Beyond the Cortical Column - Structural Organization Principles in Rat Vibrissal Cortex
Marcel Oberlaender (Max Planck Florida Institute), Rajeev Narayanan (Center for Neurogenomics and Cognitive Research), Robert Egger (Max Planck Florida Institute), Hanno Meyer (Max Planck Florida Institute), Lothar Baltruschat (Max Planck Florida Institute), Vincent Dercksen (Zuse Institute Berlin), Randy Bruno (Columbia University), Christiaan de Kock (Center for Neurogenomics and Cognitive Research), Bert Sakmann (Max Planck Florida Institute)
We reconstructed the 3D geometry of the entire rat vibrissal cortex with high precision. We found that the location and orientation of all barrel columns, as well as the 3D layout of the vibrissal cortex was remarkably preserved across animals. In contrast, barrel columns differed substantially within the same animal (e.g., the column volume varied by a factor of 3).
To investigate whether the differences in column geometry also result in structural differences at the network level, we determined (i) the number and 3D distribution of excitatory/inhibitory neurons in the entire vibrissal cortex, (ii) the number and 3D distribution of neurons in the entire vibrissal thalamus, (iii) the number and distribution of cell types in cortex and thalamus and (iv) reconstructed the 3D dendrite and axon innervation patterns of 160 neurons from all cell types.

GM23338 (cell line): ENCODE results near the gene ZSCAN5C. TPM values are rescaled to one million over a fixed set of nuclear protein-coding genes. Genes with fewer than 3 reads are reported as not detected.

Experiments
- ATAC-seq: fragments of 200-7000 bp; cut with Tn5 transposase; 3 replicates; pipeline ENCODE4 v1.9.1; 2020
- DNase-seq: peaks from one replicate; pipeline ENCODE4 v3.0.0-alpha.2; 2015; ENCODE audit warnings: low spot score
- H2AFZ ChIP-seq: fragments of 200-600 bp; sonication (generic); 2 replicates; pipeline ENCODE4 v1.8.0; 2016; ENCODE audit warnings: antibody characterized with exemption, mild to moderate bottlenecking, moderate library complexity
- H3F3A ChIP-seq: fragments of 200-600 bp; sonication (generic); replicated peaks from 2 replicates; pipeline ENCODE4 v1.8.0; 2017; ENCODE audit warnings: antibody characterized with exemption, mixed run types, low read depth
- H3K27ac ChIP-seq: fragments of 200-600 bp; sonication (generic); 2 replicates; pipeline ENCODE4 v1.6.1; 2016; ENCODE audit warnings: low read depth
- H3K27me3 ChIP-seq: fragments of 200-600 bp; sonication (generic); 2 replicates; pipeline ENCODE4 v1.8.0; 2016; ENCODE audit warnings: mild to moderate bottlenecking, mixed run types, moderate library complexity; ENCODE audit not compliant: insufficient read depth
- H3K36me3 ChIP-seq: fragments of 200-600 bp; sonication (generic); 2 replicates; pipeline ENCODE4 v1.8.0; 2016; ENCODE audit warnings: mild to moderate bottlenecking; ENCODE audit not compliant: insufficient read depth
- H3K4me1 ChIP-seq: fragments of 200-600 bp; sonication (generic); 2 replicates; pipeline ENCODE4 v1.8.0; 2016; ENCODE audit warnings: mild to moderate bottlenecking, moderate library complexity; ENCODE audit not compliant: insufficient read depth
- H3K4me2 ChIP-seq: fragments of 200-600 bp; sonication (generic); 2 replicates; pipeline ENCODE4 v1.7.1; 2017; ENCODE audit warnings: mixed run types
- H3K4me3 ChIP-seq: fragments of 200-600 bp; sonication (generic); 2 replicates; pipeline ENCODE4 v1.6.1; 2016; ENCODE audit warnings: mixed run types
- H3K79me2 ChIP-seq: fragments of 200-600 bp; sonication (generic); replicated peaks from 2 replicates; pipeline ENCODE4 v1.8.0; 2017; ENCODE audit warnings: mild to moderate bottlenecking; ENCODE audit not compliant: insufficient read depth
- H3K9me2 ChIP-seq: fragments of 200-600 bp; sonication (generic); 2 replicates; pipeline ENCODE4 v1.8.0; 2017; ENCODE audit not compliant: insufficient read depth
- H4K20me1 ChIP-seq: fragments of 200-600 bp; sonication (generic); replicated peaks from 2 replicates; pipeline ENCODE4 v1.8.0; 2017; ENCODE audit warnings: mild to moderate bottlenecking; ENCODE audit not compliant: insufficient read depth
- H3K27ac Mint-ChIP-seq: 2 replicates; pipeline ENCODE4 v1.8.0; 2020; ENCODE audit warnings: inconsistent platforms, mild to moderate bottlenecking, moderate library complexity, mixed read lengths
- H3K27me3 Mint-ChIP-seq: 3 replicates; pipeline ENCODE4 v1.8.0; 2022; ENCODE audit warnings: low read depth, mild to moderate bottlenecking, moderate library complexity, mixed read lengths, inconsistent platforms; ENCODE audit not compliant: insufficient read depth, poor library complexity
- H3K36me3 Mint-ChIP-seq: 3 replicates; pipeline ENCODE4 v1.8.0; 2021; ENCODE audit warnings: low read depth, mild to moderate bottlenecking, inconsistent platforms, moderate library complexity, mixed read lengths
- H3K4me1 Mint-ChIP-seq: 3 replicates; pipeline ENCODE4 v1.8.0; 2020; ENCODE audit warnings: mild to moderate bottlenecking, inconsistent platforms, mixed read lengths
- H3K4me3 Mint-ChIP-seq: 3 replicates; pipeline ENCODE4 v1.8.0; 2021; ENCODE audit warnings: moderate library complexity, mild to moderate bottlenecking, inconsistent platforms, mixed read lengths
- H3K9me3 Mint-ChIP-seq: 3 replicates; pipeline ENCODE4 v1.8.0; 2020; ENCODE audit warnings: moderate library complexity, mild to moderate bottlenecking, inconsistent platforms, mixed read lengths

First, we found that the neuron density was similar in each barrel column, resulting in 3-fold differences in numbers of excitatory and inhibitory neurons between columns. Second, the number of thalamic input neurons correlated with the number of neurons per column (i.e., the ratio of whisker-specific neurons in thalamus and the respective column was constant). Third, the vibrissal cortex and thalamus contained 9 and 4 types of excitatory neurons, respectively. Forth, dendrite and axon morphologies were characteristic for each cell type. Further, neurons of most cell types projected the majority of their axon to surrounding cortical columns.
Finally, we created a standardized 3D model of the entire vibrissal cortex and combined it with the 3D distributions of excitatory/inhibitory neurons and the 3D reconstructions of dendrites and axons from all cell types. Using this anatomically realistic model of the vibrissal cortex, we estimated the number and 3D distribution of synaptic contacts between approximately 600,000 neurons. The resultant average ‘connectome’ of the vibrissal cortex reveals structural organization principles beyond individual cortical columns and allows for interpretation or simulation of functional data, measured in vivo.